A searing look at the human face of BP's disaster in the gulf
It is the largest oil disaster in American history, and it could happen again. It is more than a story of ruined beaches, dead wildlife, corporate spin, political machinations, and financial fallout. It is a riveting human drama filled with people whose lives will forever be defined as "before" and "after the gulf oil disaster." Black Tide is the only book to tell this story through the perspective of people on all sides of the catastrophe, from those who lost their lives, loved ones, and livelihoods to those who made the policies that set the devastating event in motion, those who cut the corners that put corporate profits over people and the environment, and those who have committed their lives to ensuring that such an event is never repeated.
Dramatic and compelling, Black Tide exposes the human failings and human cost of the largest oil disaster in American history and how it could easily happen again.
"We cannot allow the BP disaster to be pushed from public view the way BP used chemical dispersants to hide the oil. These remarkable stories-of loss, heroism and culpability-are a vivid reminder that this catastrophe will be with us for decades, and that we have not yet made the changes necessary to prevent destruction in the future."
-Naomi Klein, author of The Shock Doctrine: The Rise of Disaster Capitalism.
"It's hard to imagine a better person to turn loose on this epochal disaster than Antonia Juhasz, with her compassionate heart, vivid prose, and rich expertise in both oil and economic policy. From oil-smeared beaches, to the drilling rig's control room, to the big picture of Big Oil and the governments they push around. It's not just about disaster: it's a series of encounters with real people, from oceanographers to oyster-shuckers, striving to make things right. Black Tide is riveting, infuriating, and incredibly important.
-Rebecca Solnit, author of A Paradise Built in Hell: The Extraordinary Communities that Arise in Disaster
Praise for The Tyranny of Oil
"Reminds us that those who don't learn the lessons of history are fated to repeat its mistakes." -USA Today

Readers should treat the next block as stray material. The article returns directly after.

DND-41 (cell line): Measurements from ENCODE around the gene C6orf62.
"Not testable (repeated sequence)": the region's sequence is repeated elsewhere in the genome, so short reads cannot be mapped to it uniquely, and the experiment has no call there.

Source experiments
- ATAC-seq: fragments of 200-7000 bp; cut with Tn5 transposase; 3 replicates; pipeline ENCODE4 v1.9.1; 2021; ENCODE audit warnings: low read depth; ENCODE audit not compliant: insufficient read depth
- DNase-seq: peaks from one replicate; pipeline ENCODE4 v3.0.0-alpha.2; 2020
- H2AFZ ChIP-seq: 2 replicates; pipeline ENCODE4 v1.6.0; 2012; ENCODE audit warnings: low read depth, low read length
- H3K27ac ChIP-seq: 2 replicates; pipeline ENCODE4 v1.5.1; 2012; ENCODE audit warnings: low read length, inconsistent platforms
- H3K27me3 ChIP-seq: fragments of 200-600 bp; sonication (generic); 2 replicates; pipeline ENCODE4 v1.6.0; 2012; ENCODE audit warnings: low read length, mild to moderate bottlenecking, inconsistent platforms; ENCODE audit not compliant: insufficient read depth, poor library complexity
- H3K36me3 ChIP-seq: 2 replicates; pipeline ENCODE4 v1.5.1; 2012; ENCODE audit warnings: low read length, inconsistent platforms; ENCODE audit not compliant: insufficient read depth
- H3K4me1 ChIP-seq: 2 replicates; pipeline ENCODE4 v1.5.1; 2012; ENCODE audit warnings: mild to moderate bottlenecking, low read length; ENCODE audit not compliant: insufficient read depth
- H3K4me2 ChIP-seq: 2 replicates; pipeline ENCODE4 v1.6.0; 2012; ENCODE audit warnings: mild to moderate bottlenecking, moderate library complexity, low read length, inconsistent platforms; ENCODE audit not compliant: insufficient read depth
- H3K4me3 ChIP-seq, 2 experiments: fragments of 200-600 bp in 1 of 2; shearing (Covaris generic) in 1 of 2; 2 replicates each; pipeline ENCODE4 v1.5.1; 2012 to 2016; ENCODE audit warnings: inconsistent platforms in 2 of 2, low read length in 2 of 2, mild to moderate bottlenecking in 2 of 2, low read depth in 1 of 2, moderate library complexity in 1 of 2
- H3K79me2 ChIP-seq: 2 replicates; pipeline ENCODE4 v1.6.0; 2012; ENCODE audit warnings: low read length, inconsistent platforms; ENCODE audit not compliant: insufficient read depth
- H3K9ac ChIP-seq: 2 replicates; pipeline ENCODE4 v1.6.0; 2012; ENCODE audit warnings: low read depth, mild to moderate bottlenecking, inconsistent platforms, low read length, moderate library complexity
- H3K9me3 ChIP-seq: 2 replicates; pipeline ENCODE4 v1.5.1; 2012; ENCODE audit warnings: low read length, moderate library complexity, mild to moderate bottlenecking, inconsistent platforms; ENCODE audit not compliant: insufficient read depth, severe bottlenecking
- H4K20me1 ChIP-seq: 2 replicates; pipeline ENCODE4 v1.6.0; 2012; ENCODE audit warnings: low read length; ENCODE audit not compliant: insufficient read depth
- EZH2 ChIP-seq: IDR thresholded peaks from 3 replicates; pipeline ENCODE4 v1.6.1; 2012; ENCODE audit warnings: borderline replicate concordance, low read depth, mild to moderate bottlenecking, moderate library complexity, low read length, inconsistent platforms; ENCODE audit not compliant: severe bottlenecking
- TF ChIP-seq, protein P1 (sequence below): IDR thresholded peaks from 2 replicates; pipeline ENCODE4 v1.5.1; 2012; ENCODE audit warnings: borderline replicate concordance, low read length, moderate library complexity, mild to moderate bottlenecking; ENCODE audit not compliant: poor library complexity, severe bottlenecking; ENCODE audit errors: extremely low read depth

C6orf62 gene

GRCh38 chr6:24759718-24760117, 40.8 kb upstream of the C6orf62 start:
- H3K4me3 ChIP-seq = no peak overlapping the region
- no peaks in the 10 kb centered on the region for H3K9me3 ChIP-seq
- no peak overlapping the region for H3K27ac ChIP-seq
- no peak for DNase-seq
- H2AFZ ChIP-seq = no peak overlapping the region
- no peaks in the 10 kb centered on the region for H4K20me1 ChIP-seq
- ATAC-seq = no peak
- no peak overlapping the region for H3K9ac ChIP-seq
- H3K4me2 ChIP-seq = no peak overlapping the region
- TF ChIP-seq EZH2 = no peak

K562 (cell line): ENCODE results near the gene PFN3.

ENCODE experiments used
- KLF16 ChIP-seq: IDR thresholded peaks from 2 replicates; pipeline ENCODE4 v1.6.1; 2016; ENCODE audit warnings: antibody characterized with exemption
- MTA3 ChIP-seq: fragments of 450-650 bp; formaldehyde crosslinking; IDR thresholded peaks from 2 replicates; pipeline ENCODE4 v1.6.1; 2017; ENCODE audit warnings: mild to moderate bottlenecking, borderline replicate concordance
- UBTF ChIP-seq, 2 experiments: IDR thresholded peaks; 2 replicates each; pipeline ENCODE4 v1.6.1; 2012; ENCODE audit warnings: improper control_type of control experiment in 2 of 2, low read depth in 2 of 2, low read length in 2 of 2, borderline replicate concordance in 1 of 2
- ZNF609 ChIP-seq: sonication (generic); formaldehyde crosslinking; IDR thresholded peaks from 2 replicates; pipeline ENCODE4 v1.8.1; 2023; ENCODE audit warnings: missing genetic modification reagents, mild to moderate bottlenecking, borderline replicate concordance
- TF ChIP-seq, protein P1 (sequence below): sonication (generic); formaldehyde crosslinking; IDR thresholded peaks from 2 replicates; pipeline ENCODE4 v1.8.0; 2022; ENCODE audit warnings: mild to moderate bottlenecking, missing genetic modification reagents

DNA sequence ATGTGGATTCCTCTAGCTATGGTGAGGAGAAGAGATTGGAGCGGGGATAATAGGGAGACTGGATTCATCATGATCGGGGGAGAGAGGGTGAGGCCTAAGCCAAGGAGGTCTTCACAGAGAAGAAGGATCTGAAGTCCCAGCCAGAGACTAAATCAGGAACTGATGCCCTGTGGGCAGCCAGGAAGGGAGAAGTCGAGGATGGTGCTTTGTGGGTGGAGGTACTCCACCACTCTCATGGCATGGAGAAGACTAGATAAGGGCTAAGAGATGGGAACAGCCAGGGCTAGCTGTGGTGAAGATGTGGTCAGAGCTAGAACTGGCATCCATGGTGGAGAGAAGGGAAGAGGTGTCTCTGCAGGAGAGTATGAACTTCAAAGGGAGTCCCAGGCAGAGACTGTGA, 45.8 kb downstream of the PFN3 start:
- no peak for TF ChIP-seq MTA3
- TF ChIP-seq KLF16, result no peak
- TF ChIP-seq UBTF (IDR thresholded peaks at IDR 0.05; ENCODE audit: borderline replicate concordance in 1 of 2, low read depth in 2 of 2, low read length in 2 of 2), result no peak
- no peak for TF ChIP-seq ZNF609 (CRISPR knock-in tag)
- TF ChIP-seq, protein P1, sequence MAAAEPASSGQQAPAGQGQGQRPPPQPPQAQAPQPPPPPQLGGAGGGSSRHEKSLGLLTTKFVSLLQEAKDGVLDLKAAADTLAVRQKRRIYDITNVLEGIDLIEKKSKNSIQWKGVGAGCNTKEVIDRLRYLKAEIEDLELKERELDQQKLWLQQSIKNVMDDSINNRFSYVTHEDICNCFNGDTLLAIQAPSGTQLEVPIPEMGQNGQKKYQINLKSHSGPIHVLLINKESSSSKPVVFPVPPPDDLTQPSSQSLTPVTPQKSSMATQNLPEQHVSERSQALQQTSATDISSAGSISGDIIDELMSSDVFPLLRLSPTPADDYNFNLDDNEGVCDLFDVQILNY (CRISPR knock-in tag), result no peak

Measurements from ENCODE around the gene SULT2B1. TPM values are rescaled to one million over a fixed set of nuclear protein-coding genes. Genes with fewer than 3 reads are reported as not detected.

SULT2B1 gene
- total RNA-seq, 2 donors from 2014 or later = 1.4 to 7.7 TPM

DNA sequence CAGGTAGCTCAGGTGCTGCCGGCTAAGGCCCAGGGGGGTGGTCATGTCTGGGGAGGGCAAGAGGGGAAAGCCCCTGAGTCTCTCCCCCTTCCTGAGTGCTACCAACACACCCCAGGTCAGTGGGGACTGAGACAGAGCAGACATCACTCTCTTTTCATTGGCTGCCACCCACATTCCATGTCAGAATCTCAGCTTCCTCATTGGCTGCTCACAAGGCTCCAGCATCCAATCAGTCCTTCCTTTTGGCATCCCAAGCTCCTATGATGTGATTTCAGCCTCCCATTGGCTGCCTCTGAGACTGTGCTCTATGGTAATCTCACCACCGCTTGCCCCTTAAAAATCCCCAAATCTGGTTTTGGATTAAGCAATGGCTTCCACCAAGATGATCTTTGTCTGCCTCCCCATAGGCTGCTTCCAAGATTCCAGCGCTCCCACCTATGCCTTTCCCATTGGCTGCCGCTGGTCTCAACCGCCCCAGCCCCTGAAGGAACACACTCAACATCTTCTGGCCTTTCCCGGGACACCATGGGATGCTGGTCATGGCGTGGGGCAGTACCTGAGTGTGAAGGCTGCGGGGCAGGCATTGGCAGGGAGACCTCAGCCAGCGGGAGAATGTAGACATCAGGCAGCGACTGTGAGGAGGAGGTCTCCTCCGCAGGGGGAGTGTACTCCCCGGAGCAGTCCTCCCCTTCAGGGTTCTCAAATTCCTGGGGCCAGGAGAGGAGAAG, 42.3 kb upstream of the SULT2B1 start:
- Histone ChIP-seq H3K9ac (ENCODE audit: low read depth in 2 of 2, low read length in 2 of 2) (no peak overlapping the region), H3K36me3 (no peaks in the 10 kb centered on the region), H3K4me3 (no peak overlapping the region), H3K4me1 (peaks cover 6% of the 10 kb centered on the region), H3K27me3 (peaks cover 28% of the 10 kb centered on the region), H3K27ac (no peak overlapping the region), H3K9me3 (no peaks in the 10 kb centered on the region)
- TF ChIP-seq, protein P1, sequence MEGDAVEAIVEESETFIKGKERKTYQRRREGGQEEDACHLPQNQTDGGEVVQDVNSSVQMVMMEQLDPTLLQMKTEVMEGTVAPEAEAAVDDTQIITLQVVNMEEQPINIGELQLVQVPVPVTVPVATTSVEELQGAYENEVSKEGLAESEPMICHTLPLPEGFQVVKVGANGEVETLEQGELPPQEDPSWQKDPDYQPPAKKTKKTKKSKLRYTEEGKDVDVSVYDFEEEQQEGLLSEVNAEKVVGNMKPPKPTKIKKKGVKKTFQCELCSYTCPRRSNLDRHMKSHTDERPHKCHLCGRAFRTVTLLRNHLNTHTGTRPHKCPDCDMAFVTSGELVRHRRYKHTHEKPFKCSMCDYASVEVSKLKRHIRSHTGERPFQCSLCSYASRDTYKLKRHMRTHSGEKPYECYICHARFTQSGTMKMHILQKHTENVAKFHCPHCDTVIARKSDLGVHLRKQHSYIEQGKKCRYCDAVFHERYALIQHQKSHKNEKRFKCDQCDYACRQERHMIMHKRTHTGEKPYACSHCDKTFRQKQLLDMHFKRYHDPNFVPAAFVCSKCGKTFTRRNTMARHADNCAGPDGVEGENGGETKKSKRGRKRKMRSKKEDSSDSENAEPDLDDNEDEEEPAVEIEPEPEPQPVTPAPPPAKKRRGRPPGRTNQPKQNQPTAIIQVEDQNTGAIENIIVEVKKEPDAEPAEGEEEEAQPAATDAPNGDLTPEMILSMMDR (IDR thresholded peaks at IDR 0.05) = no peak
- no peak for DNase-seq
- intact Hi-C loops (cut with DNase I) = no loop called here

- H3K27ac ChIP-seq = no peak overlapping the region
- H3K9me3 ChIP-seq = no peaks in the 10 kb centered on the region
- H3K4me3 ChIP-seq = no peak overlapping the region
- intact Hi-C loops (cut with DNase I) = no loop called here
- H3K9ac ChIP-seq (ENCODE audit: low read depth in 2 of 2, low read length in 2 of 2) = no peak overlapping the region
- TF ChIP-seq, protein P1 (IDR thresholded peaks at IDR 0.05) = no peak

"[A] timely, blistering critique . . . white-hot" -Kirkus starred review
"[A] thorough, readable takedown of Big Oil." -Publishers Weekly
"Abrave, groundbreaking case study. . . . A good first step toward true energy independence is to read this insightful book." -The Christian Science Monitor
|Publisher:||Turner Publishing Company|
|Sold by:||Barnes & Noble|
|File size:||3 MB|
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CHAPTER ONE — SAYING GOODBYE <br> It's hard watching the ship you made famous disappear in the distance without you, your crew knowing you were left behind. <br> My name is Francis LePale, the famed captain of The Sea Ghost, my ship. I was known as the "Peter Pan of the Seven Seas," because I used to smuggle imports to the needy under the noses of the British. <br> My first mate, James "Smithy" Carole was one of the few people left behind with me. He got his nickname due to the fact that he used to be a blacksmith for the British navy. He began crafting blades and guns for our crew and smuggling them to us before he got caught and came straight to us. <br> Third was my wife, Marline. She was an outstanding navigator and an even better swordsman. <br> And finally, there was that cocky and idiotic teen boy that somehow got recruited. He said his name was Jack Sparrow. <br> And now, here we were, stranded in the midd of the sea with no protection from the world except the clothes on our backs and the weapons that we carried. It would be getting darks soon so we needed a place to sleep. Smithy had the same idea and was using a hatchet to cut down some of the smaller trees to create a makeshift fort. We can't stay in one place for to long without fear of being spotted by the British. In the morning we would make a raft and make our way to safety.
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